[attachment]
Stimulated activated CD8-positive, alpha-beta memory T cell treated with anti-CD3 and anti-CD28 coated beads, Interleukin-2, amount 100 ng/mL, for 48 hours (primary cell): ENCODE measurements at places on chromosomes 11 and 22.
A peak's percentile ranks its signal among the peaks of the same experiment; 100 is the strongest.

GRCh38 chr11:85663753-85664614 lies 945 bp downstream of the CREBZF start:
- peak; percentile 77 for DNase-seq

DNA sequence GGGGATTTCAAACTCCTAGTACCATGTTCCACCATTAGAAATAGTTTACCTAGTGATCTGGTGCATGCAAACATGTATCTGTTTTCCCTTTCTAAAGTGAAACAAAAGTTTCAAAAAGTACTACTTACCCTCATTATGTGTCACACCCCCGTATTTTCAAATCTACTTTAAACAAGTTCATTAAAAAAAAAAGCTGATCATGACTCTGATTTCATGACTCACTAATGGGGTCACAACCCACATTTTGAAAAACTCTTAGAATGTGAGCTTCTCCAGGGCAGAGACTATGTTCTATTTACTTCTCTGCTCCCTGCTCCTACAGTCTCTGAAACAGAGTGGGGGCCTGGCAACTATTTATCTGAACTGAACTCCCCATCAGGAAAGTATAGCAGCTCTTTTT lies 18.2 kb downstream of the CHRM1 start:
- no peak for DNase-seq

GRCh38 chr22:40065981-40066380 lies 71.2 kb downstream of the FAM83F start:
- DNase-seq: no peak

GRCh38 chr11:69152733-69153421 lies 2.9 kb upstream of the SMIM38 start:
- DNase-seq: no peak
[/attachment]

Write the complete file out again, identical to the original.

Stimulated activated CD8-positive, alpha-beta memory T cell treated with anti-CD3 and anti-CD28 coated beads, Interleukin-2, amount 100 ng/mL, for 48 hours (primary cell): ENCODE measurements at places on chromosomes 11 and 22.
A peak's percentile ranks its signal among the peaks of the same experiment; 100 is the strongest.

GRCh38 chr11:85663753-85664614 lies 945 bp downstream of the CREBZF start:
- peak; percentile 77 for DNase-seq

DNA sequence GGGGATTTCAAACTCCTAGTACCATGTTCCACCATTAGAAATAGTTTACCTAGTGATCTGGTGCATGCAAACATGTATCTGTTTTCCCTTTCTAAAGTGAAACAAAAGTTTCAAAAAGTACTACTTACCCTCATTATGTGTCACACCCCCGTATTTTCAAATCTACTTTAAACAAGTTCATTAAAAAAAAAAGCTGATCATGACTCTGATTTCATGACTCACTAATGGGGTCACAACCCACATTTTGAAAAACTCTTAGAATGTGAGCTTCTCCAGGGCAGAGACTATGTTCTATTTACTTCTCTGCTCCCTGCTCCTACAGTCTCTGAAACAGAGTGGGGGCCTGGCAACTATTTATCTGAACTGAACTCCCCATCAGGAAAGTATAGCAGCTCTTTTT lies 18.2 kb downstream of the CHRM1 start:
- no peak for DNase-seq

GRCh38 chr22:40065981-40066380 lies 71.2 kb downstream of the FAM83F start:
- DNase-seq: no peak

GRCh38 chr11:69152733-69153421 lies 2.9 kb upstream of the SMIM38 start:
- DNase-seq: no peak